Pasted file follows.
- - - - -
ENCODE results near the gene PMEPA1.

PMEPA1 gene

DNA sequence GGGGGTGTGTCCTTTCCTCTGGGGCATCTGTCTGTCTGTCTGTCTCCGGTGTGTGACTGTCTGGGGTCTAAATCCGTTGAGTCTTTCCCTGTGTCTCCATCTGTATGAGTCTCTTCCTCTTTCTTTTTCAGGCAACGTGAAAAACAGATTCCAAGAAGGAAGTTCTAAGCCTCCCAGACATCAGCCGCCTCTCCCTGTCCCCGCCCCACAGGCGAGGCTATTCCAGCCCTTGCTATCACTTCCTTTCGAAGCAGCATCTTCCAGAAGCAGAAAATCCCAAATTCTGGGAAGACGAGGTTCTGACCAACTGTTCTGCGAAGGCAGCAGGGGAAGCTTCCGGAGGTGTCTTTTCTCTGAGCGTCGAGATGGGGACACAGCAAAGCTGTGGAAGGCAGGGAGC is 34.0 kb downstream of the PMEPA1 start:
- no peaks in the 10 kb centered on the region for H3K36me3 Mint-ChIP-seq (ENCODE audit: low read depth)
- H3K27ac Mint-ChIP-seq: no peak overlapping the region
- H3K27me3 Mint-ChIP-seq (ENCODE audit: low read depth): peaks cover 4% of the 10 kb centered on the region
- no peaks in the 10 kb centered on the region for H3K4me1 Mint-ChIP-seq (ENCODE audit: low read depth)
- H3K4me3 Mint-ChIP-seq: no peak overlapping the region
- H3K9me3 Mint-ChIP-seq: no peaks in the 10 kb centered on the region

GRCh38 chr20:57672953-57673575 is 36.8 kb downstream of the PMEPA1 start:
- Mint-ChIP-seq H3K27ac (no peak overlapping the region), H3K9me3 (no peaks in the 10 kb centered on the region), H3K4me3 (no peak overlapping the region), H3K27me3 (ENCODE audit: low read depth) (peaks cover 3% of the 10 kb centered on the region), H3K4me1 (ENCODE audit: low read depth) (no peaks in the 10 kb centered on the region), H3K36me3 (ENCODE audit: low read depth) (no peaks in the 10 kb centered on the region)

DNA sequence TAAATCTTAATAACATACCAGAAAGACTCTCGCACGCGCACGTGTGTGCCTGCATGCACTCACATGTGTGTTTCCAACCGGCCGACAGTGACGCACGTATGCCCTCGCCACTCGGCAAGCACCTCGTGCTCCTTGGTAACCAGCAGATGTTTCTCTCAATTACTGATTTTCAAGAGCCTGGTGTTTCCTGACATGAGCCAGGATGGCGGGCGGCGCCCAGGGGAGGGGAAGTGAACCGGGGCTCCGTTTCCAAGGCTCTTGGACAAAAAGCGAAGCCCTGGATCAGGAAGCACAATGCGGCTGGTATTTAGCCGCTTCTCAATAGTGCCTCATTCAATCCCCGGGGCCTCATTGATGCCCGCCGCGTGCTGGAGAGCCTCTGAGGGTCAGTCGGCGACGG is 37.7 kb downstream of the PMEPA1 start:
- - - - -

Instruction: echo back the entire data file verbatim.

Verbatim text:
ENCODE results near the gene PMEPA1.

PMEPA1 gene

DNA sequence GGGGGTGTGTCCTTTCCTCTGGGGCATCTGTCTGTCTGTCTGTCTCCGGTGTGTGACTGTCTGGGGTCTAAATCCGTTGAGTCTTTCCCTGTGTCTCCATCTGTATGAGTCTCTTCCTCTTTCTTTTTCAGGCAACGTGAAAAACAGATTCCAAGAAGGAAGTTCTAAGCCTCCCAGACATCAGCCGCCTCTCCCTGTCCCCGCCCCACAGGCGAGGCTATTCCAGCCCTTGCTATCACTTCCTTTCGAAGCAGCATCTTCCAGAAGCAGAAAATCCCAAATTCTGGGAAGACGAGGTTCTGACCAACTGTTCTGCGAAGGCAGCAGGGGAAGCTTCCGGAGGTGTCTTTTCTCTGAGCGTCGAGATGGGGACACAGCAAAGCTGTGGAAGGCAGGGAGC is 34.0 kb downstream of the PMEPA1 start:
- no peaks in the 10 kb centered on the region for H3K36me3 Mint-ChIP-seq (ENCODE audit: low read depth)
- H3K27ac Mint-ChIP-seq: no peak overlapping the region
- H3K27me3 Mint-ChIP-seq (ENCODE audit: low read depth): peaks cover 4% of the 10 kb centered on the region
- no peaks in the 10 kb centered on the region for H3K4me1 Mint-ChIP-seq (ENCODE audit: low read depth)
- H3K4me3 Mint-ChIP-seq: no peak overlapping the region
- H3K9me3 Mint-ChIP-seq: no peaks in the 10 kb centered on the region

GRCh38 chr20:57672953-57673575 is 36.8 kb downstream of the PMEPA1 start:
- Mint-ChIP-seq H3K27ac (no peak overlapping the region), H3K9me3 (no peaks in the 10 kb centered on the region), H3K4me3 (no peak overlapping the region), H3K27me3 (ENCODE audit: low read depth) (peaks cover 3% of the 10 kb centered on the region), H3K4me1 (ENCODE audit: low read depth) (no peaks in the 10 kb centered on the region), H3K36me3 (ENCODE audit: low read depth) (no peaks in the 10 kb centered on the region)

DNA sequence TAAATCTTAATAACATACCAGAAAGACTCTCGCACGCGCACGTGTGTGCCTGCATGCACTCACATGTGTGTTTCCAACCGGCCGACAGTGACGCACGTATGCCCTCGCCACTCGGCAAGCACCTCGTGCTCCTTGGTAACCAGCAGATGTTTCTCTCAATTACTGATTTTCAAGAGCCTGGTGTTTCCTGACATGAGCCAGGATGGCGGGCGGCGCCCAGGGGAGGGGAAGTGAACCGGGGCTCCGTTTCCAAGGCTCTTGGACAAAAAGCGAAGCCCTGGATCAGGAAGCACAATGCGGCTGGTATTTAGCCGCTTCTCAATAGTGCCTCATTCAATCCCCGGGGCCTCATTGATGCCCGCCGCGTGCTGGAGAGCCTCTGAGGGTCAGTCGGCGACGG is 37.7 kb downstream of the PMEPA1 start: